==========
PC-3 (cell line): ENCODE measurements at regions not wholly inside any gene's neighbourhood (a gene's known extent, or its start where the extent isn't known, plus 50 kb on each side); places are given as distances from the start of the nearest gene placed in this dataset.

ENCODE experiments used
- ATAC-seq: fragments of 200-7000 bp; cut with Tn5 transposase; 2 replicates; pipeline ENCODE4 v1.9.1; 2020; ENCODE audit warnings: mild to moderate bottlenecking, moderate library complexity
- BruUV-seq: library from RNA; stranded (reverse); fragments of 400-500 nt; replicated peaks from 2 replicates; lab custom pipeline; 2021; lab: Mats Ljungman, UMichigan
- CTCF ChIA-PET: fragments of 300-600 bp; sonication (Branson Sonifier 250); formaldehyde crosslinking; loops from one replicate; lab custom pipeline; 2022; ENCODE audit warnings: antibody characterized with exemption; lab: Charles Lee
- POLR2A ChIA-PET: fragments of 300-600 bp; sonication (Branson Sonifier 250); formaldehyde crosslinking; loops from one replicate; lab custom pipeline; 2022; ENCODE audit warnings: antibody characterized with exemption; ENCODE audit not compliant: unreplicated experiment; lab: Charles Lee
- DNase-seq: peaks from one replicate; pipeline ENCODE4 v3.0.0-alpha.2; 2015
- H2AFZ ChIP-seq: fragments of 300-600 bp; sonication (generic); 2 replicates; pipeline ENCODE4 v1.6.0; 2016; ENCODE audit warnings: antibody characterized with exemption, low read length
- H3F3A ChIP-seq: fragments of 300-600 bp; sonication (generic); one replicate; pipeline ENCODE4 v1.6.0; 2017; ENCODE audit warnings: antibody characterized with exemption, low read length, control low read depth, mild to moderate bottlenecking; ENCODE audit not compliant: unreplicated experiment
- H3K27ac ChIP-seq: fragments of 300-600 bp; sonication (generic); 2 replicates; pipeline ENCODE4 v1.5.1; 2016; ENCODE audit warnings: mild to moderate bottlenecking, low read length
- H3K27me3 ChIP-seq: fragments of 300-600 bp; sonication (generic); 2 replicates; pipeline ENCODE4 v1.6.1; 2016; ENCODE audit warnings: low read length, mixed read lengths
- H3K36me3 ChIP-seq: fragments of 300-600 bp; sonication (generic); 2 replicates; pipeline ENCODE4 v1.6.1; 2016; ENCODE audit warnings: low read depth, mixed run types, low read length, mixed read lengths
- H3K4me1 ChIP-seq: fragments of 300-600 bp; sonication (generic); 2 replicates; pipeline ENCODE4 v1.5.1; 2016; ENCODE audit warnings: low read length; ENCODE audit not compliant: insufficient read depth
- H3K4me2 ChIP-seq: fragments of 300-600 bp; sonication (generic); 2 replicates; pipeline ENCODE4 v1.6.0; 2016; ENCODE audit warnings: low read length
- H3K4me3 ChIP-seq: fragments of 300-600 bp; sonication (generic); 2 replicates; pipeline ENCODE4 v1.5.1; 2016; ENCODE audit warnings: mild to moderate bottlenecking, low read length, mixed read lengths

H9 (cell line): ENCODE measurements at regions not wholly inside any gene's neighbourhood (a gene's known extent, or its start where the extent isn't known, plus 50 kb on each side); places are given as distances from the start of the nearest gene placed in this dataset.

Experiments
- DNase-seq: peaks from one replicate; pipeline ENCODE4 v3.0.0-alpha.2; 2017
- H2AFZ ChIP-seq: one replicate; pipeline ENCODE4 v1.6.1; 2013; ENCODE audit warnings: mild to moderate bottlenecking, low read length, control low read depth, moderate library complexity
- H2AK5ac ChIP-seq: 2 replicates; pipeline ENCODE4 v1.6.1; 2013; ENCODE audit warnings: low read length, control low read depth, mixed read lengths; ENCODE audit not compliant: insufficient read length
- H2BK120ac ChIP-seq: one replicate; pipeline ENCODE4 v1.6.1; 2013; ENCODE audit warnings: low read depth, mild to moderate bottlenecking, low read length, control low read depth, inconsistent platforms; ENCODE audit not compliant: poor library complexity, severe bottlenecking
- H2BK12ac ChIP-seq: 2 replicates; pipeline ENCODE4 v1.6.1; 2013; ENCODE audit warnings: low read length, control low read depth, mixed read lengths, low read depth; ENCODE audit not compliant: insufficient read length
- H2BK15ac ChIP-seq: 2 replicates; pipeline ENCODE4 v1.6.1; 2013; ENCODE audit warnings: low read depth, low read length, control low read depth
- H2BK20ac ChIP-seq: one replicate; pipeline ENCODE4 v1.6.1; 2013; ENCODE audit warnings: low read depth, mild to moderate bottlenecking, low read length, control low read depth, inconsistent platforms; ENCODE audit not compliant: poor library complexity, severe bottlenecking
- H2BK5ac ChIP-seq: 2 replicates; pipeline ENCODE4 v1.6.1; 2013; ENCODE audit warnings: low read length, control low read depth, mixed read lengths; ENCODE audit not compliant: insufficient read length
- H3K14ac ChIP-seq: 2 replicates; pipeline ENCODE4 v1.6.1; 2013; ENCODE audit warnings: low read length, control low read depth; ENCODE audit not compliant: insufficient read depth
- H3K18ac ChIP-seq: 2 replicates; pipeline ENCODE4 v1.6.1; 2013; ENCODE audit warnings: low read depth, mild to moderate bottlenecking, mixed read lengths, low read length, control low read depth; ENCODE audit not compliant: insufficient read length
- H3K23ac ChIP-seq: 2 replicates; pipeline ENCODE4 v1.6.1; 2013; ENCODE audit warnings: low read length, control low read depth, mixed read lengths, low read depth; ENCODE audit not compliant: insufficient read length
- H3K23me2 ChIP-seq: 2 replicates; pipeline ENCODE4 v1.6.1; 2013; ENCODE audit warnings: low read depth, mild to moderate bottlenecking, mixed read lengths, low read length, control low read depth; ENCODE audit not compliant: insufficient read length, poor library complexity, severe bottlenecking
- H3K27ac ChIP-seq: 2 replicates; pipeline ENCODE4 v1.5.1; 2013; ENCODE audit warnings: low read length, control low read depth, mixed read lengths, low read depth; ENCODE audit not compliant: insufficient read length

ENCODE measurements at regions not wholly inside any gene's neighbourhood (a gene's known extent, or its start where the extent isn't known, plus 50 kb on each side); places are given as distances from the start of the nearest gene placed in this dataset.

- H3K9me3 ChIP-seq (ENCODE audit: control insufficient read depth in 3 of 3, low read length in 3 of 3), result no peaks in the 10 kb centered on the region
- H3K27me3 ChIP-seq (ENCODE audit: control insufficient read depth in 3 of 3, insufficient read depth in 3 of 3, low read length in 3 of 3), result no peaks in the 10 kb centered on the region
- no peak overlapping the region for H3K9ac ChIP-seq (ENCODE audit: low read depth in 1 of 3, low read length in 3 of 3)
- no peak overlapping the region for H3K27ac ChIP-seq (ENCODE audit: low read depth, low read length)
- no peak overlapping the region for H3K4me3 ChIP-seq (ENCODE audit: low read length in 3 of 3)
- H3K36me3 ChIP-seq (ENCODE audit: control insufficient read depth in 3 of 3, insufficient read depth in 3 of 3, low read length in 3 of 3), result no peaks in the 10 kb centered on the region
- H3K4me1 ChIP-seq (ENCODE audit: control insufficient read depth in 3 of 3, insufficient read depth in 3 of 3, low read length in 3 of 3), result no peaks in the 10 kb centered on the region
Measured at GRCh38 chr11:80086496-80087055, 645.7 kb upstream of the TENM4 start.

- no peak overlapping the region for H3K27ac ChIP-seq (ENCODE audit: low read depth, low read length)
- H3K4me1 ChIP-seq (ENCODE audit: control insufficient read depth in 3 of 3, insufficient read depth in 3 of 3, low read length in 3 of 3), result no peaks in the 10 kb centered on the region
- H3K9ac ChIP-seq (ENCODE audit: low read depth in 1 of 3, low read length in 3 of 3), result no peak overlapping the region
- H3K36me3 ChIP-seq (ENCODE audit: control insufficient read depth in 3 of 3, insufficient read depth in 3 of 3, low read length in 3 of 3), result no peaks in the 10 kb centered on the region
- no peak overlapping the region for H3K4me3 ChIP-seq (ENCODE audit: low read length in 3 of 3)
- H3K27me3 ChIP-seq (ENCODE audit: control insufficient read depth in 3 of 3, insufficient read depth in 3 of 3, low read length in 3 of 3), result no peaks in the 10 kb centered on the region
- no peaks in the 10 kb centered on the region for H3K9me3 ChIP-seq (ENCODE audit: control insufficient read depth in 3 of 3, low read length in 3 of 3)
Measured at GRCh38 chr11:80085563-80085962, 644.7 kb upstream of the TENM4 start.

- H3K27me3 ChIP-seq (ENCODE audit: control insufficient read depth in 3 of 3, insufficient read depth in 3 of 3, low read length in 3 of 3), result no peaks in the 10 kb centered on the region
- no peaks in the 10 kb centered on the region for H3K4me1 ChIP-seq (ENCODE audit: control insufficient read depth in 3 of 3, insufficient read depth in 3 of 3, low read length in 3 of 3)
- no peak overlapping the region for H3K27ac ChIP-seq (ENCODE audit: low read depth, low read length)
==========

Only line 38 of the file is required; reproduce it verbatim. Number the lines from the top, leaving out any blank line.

- H3K4me1 ChIP-seq (ENCODE audit: control insufficient read depth in 3 of 3, insufficient read depth in 3 of 3, low read length in 3 of 3), result no peaks in the 10 kb centered on the region